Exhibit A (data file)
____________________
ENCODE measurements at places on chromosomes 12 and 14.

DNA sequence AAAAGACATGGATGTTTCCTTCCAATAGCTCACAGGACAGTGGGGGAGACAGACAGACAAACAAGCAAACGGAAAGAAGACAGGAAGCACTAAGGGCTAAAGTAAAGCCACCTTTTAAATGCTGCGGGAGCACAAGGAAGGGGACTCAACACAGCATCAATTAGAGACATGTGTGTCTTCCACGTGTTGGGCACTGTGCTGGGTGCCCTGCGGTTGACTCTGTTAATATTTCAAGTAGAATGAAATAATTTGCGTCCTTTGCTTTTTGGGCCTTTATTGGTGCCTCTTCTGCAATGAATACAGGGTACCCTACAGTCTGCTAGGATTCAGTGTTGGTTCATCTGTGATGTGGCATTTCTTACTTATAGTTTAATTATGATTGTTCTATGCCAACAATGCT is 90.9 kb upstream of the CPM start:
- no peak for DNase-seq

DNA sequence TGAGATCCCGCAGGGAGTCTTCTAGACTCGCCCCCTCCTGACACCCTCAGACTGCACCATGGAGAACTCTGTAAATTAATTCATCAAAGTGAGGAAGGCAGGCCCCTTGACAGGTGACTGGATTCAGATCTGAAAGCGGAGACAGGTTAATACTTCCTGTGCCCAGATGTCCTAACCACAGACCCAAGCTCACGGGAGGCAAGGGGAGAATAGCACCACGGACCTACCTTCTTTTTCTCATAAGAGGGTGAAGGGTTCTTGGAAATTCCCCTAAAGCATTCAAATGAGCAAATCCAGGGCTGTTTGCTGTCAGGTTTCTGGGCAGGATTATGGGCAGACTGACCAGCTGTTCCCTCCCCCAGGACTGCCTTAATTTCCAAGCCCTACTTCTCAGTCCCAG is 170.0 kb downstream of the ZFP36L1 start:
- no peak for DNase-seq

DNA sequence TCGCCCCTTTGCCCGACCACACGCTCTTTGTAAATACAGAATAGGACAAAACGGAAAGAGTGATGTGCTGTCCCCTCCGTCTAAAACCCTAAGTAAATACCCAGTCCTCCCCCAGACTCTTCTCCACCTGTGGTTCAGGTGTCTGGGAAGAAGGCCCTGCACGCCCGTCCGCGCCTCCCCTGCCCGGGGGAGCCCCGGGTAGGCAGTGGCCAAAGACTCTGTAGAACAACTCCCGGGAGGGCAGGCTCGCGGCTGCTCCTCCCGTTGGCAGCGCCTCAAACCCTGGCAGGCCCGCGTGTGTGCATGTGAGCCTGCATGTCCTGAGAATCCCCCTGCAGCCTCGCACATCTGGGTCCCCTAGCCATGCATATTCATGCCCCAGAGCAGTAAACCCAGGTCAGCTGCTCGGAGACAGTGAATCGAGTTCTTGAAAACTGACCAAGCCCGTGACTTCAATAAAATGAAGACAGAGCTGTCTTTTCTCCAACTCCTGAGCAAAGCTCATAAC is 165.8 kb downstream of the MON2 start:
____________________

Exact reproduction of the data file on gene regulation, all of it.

ENCODE measurements at places on chromosomes 12 and 14.

DNA sequence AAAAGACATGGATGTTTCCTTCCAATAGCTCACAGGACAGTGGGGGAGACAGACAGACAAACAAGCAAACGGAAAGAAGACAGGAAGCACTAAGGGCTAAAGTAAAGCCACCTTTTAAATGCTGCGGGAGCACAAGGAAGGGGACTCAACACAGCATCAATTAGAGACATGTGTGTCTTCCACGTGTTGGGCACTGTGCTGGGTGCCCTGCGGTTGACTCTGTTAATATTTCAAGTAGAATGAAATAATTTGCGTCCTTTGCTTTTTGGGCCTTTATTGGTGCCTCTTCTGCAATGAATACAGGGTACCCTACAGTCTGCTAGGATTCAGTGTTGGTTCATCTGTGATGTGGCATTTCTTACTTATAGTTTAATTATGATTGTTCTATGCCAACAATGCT is 90.9 kb upstream of the CPM start:
- no peak for DNase-seq

DNA sequence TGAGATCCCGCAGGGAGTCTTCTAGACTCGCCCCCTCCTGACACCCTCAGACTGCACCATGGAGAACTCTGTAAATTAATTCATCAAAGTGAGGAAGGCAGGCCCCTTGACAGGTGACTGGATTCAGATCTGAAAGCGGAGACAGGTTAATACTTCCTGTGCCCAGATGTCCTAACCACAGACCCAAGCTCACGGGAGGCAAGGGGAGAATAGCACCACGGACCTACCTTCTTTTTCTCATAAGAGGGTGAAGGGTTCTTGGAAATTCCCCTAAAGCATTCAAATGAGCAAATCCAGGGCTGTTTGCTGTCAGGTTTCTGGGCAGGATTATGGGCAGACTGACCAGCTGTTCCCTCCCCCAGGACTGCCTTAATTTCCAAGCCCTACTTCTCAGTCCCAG is 170.0 kb downstream of the ZFP36L1 start:
- no peak for DNase-seq

DNA sequence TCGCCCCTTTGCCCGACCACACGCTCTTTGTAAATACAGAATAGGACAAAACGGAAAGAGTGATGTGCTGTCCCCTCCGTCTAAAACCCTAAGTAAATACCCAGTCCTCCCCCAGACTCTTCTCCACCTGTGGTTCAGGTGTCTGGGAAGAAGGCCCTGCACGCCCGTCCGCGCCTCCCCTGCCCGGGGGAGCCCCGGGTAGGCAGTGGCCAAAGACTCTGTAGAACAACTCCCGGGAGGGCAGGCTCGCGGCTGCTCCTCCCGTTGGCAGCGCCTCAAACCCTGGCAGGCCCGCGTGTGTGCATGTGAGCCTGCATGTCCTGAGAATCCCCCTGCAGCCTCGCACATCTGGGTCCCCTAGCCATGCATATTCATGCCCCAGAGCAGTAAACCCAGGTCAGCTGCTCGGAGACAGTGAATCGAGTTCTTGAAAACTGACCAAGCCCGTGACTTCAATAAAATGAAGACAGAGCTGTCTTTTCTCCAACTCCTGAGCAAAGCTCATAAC is 165.8 kb downstream of the MON2 start: